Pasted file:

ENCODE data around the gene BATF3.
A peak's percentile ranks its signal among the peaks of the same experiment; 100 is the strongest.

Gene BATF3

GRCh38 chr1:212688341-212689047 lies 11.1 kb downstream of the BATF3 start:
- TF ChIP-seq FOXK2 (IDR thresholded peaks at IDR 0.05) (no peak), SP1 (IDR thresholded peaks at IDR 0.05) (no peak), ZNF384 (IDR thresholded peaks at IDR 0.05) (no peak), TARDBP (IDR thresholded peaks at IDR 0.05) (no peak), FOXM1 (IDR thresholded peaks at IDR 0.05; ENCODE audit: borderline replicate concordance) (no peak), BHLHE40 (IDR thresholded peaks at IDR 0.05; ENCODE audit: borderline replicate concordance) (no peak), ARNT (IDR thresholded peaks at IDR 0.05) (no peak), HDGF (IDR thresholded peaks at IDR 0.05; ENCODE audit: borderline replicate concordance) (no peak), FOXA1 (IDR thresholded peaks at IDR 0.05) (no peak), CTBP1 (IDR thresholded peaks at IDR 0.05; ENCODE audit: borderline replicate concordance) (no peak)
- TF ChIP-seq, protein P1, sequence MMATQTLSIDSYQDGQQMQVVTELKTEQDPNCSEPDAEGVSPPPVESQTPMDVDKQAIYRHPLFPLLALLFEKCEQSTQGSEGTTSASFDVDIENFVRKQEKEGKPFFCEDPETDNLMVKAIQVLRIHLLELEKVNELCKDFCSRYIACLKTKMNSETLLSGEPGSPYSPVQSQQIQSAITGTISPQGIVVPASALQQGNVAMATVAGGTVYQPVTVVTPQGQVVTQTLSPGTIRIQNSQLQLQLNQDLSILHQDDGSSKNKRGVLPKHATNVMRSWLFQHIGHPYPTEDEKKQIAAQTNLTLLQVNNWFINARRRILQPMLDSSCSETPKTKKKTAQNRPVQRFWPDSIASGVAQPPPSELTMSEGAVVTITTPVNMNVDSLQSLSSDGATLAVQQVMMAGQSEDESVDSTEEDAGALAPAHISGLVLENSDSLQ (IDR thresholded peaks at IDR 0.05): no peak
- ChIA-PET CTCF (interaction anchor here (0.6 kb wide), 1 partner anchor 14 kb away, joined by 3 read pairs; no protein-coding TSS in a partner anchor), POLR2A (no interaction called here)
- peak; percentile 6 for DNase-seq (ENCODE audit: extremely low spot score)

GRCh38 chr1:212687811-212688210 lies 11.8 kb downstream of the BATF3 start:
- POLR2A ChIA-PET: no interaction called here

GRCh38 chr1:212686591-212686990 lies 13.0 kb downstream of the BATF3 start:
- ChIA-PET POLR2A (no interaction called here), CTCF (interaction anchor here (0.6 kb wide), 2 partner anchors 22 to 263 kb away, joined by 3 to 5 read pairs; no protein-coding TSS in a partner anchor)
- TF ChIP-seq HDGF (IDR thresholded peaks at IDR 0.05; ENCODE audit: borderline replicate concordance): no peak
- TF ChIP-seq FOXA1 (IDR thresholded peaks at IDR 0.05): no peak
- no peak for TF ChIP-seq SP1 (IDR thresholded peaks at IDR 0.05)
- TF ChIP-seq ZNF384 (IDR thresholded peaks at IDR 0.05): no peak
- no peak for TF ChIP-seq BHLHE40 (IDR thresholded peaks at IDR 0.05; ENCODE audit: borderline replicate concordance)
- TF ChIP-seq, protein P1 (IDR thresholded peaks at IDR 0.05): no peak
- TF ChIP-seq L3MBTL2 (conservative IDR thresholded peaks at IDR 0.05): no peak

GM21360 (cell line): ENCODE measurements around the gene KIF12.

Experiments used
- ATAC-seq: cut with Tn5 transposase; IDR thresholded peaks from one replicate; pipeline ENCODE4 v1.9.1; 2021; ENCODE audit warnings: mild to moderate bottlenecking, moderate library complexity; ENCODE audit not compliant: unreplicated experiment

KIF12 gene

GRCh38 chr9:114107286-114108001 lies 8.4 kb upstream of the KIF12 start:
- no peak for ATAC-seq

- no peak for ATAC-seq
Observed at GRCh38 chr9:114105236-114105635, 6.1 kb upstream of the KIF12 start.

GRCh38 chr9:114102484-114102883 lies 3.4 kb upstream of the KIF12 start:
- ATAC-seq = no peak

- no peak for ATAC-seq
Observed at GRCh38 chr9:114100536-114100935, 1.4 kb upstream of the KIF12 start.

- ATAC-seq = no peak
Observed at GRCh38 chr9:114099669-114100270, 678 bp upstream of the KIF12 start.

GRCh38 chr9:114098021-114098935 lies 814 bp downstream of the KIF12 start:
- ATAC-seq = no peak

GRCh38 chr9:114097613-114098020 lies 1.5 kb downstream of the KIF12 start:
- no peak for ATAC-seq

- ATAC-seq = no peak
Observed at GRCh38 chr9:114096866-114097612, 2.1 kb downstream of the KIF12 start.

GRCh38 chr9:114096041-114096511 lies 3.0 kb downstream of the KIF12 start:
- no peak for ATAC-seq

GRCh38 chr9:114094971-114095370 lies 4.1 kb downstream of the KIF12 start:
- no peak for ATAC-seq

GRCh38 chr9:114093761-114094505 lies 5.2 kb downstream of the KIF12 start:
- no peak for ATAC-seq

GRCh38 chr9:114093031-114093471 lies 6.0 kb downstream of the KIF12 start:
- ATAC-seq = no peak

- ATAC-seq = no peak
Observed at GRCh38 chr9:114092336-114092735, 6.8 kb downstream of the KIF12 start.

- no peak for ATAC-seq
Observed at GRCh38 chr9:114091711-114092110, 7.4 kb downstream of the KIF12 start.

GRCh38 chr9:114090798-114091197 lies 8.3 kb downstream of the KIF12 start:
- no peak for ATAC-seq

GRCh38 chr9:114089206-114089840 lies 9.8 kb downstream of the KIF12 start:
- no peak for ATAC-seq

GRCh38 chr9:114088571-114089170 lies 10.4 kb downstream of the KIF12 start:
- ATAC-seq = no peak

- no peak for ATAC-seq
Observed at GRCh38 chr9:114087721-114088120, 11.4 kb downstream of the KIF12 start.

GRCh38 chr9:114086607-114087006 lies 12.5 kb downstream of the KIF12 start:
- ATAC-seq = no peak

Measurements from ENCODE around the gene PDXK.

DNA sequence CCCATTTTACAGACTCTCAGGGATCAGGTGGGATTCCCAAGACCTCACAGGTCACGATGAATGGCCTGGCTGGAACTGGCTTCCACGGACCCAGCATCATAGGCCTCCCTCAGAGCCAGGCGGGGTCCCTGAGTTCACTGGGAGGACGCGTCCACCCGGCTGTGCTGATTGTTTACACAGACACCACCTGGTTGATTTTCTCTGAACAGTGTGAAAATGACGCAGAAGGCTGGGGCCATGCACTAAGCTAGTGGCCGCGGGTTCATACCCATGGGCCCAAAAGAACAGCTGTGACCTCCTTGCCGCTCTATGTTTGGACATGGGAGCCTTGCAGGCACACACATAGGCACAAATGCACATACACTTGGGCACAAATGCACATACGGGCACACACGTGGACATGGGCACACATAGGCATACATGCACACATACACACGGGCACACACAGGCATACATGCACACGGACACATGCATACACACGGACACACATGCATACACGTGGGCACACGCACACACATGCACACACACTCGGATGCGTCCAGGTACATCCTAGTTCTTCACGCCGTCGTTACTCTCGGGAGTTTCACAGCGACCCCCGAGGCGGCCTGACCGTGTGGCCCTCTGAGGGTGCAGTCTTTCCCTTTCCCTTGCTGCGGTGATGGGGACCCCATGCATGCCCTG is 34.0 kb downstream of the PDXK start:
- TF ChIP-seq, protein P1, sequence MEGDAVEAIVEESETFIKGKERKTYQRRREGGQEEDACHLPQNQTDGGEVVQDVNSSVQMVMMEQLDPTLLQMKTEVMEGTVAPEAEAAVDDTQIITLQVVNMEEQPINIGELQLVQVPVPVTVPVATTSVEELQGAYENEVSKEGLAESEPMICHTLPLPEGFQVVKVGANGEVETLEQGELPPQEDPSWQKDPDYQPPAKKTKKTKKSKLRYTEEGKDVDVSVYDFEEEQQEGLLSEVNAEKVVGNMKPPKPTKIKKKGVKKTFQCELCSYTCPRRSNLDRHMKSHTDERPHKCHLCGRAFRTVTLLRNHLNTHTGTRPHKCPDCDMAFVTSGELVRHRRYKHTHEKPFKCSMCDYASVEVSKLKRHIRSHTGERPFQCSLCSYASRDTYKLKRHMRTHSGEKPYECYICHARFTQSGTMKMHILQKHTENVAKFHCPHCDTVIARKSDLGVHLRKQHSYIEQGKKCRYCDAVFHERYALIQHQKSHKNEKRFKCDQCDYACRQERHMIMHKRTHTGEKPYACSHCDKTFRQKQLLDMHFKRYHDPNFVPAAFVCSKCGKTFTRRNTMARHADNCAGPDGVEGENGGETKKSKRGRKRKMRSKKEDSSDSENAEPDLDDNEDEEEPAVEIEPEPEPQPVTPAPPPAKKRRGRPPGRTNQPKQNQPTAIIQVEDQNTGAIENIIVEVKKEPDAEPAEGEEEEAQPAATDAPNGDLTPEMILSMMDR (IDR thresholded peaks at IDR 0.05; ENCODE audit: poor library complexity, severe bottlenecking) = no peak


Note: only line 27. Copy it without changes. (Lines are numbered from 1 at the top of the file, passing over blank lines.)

Observed at GRCh38 chr9:114105236-114105635, 6.1 kb upstream of the KIF12 start.